The team is responsible for breaking the project into manageable chunks called user stories that are the individual items that developers can work on.

What is a User Story?

A user story briefly explains:

  • the person using the service (actor)
  • what the user needs the service for (narrative)
  • why the user needs it (goal)

User stories are an essential part of the agile toolkit. They’re a way of organizing your work into manageable chunks that create tangible value, and can be discussed and prioritised independently.

Once a project is broken down into a prioritized backlog of user stories the Team can begin the estimation process.

What are Story Points?

In simple terms a number of Story Points assigned to a User Story is a number that tells the team how hard the story is. Hard could be related to complexity, unknowns and effort.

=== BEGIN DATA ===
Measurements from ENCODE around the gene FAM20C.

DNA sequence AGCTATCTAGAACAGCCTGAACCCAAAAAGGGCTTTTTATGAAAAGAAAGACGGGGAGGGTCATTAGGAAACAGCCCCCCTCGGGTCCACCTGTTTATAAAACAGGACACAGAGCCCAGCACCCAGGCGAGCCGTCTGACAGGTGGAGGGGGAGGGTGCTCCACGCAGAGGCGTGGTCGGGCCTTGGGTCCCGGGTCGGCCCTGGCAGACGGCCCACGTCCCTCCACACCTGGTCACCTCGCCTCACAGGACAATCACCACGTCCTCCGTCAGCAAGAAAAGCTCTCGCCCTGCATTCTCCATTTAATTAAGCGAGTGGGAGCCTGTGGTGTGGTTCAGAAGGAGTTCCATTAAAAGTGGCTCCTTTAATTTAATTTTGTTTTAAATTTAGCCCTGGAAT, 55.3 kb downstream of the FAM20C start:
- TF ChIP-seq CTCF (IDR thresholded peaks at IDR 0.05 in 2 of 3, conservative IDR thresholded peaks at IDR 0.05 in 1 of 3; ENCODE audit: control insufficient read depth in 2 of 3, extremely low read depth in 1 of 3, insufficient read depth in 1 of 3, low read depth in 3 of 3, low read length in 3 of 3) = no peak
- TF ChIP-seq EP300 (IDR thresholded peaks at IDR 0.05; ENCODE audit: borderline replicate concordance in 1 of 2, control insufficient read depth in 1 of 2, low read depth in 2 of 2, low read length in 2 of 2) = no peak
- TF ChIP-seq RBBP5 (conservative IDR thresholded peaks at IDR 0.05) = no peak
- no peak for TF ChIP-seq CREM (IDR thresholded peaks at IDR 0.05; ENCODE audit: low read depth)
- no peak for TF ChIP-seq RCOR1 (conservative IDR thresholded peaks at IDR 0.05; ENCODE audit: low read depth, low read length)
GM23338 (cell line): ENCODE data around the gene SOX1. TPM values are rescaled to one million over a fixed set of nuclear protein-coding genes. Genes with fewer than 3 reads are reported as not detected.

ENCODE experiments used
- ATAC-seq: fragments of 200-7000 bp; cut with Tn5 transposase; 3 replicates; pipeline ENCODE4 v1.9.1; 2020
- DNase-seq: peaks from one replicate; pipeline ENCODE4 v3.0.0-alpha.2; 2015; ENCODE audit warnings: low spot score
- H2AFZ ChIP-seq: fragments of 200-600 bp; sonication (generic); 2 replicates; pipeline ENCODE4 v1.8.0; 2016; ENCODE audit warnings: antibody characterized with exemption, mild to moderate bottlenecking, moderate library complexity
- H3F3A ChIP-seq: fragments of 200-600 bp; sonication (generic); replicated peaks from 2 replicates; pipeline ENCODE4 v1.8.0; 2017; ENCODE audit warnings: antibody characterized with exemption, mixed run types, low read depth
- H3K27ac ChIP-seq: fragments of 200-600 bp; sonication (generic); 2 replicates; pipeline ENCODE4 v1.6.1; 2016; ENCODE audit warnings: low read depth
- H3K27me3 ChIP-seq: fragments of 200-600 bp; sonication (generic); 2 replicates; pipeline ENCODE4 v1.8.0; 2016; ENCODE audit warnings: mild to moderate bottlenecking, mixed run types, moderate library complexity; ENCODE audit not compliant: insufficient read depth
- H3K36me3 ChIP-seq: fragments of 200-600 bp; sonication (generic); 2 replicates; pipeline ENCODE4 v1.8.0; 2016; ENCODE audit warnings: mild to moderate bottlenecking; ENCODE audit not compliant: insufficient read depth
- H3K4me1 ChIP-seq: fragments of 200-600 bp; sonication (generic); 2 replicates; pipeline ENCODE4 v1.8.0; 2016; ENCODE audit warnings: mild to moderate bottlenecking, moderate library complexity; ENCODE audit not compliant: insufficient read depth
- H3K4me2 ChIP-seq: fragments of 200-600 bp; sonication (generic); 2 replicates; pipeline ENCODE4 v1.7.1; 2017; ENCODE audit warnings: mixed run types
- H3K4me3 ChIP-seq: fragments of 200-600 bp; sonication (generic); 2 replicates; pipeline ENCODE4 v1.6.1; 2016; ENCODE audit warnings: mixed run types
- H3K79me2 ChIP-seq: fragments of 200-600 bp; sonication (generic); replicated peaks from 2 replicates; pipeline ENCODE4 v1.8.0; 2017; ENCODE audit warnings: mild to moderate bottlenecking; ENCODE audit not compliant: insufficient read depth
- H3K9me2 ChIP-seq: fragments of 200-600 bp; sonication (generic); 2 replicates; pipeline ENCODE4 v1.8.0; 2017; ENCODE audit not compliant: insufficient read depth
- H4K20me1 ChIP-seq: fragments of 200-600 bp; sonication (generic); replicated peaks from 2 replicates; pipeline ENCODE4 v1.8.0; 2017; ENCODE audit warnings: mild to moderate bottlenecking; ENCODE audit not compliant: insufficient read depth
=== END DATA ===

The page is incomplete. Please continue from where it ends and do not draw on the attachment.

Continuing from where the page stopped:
In most cases a story point range is 1,2,4,8,16 or X Small, Small, Medium, Large, Extra Large. Mostly commonly used series is the Fibonacci series. A Fibonacci sequence is 1,2,3,5,8,13,21,34,54….

Why Story Points?

Software houses are traditionally using some sort of date format for estimating, for example number of days or hours. Most Agile teams these days however started using story points.

Story points rate the relative effort of work in a Fibonacci-like format: 0, 0.5, 1, 2, 3, 5, 8, 13, 20, 40, 100. It may sound counter-intuitive, but that abstraction is actually helpful because it pushes the team to make tougher decisions around the difficulty of work. Here are few reasons to use story points: